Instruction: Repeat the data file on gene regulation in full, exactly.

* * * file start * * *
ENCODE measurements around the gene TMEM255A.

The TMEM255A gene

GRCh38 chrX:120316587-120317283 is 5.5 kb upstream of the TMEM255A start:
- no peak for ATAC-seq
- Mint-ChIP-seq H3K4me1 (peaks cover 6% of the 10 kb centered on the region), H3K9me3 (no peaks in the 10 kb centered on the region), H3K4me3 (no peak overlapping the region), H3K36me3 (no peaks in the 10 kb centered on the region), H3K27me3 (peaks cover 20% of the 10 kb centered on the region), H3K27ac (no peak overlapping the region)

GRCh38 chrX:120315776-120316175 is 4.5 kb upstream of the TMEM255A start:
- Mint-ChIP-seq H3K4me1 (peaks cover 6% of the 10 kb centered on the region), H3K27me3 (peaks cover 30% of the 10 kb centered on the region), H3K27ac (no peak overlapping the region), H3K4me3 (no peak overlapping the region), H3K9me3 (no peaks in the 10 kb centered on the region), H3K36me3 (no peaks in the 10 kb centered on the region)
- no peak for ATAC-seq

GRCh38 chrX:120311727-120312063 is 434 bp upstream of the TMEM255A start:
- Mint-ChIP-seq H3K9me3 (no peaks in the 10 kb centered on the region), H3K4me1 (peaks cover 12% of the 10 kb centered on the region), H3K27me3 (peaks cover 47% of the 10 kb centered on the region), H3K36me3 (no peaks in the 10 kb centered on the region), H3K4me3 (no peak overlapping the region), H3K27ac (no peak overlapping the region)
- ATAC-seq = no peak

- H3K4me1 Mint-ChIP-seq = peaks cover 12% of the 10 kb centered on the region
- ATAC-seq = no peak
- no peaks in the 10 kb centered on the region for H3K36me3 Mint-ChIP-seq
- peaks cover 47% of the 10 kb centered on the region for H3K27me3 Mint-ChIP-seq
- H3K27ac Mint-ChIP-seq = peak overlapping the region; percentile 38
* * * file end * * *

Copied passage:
ENCODE measurements around the gene TMEM255A.

The TMEM255A gene

GRCh38 chrX:120316587-120317283 is 5.5 kb upstream of the TMEM255A start:
- no peak for ATAC-seq
- Mint-ChIP-seq H3K4me1 (peaks cover 6% of the 10 kb centered on the region), H3K9me3 (no peaks in the 10 kb centered on the region), H3K4me3 (no peak overlapping the region), H3K36me3 (no peaks in the 10 kb centered on the region), H3K27me3 (peaks cover 20% of the 10 kb centered on the region), H3K27ac (no peak overlapping the region)

GRCh38 chrX:120315776-120316175 is 4.5 kb upstream of the TMEM255A start:
- Mint-ChIP-seq H3K4me1 (peaks cover 6% of the 10 kb centered on the region), H3K27me3 (peaks cover 30% of the 10 kb centered on the region), H3K27ac (no peak overlapping the region), H3K4me3 (no peak overlapping the region), H3K9me3 (no peaks in the 10 kb centered on the region), H3K36me3 (no peaks in the 10 kb centered on the region)
- no peak for ATAC-seq

GRCh38 chrX:120311727-120312063 is 434 bp upstream of the TMEM255A start:
- Mint-ChIP-seq H3K9me3 (no peaks in the 10 kb centered on the region), H3K4me1 (peaks cover 12% of the 10 kb centered on the region), H3K27me3 (peaks cover 47% of the 10 kb centered on the region), H3K36me3 (no peaks in the 10 kb centered on the region), H3K4me3 (no peak overlapping the region), H3K27ac (no peak overlapping the region)
- ATAC-seq = no peak

- H3K4me1 Mint-ChIP-seq = peaks cover 12% of the 10 kb centered on the region
- ATAC-seq = no peak
- no peaks in the 10 kb centered on the region for H3K36me3 Mint-ChIP-seq
- peaks cover 47% of the 10 kb centered on the region for H3K27me3 Mint-ChIP-seq
- H3K27ac Mint-ChIP-seq = peak overlapping the region; percentile 38